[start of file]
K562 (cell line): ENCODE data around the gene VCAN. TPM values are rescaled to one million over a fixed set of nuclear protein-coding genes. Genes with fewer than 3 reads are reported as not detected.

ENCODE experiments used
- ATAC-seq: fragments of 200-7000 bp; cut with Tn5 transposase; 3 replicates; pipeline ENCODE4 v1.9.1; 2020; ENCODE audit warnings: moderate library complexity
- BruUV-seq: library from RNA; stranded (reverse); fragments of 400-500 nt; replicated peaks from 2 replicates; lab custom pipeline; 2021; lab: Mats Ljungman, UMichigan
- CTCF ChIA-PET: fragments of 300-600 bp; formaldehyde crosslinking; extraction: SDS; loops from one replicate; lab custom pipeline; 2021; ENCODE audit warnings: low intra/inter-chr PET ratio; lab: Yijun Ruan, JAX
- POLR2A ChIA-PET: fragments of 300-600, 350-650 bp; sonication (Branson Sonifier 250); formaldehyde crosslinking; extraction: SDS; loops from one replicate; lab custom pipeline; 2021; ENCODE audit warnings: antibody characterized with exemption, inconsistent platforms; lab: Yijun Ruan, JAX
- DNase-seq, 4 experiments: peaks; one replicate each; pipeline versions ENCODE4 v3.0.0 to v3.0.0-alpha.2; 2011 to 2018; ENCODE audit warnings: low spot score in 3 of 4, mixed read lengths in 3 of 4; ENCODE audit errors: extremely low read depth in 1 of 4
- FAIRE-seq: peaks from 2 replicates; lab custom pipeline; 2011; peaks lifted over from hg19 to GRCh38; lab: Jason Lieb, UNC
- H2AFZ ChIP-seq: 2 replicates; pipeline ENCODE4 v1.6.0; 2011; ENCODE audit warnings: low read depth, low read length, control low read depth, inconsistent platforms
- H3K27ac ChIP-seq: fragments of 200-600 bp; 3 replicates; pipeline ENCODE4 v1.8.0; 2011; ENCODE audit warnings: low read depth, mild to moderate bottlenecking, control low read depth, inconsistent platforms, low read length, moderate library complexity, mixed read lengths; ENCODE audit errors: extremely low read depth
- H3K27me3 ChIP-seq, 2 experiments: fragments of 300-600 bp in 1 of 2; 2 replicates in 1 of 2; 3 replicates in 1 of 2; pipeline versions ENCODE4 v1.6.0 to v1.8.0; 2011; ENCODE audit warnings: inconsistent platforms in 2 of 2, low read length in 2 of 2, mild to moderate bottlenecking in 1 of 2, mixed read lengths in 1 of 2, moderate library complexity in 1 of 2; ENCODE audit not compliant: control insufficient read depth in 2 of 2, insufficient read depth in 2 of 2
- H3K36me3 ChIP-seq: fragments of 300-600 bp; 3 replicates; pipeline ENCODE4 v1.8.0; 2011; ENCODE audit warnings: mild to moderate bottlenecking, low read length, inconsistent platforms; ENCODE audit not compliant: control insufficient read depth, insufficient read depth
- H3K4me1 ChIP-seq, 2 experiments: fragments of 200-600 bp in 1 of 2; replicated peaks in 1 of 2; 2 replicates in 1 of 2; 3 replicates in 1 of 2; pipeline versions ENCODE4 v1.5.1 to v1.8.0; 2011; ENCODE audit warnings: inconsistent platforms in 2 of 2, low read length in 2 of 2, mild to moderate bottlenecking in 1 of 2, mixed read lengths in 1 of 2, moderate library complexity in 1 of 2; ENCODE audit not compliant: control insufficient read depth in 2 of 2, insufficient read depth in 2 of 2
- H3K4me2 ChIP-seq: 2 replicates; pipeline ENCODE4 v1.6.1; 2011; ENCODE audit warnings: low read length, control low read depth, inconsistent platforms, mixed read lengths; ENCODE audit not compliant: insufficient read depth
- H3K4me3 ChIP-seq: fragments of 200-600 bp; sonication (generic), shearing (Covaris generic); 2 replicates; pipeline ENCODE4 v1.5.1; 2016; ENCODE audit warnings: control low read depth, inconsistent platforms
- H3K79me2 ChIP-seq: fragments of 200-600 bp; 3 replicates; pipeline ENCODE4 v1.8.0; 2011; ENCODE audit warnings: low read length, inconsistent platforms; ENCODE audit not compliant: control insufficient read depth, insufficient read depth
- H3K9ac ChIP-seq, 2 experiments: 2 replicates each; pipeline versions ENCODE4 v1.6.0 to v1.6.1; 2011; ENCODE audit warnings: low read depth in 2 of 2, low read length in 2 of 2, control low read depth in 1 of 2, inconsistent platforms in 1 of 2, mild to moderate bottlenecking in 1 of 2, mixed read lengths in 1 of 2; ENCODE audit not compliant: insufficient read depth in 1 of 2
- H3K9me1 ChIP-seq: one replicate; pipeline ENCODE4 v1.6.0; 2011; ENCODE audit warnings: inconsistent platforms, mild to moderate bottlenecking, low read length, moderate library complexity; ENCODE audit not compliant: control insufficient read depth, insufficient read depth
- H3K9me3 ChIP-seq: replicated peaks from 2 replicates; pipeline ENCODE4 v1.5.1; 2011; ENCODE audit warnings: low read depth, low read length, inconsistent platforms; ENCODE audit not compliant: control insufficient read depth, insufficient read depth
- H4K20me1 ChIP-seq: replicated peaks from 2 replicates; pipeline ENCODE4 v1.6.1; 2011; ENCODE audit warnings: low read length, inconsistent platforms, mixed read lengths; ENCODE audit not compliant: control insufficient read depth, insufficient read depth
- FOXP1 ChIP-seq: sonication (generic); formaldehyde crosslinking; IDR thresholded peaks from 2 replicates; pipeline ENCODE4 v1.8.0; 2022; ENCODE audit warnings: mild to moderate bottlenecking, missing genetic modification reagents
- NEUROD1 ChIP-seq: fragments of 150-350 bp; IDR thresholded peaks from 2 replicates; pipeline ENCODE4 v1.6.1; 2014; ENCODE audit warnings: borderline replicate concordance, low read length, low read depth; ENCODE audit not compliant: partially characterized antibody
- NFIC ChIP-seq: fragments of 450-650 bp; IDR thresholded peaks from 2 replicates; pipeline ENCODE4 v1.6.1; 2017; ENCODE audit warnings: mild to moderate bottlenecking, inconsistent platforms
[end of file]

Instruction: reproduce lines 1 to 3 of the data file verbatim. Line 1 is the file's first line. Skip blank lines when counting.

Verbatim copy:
K562 (cell line): ENCODE data around the gene VCAN. TPM values are rescaled to one million over a fixed set of nuclear protein-coding genes. Genes with fewer than 3 reads are reported as not detected.

ENCODE experiments used
- ATAC-seq: fragments of 200-7000 bp; cut with Tn5 transposase; 3 replicates; pipeline ENCODE4 v1.9.1; 2020; ENCODE audit warnings: moderate library complexity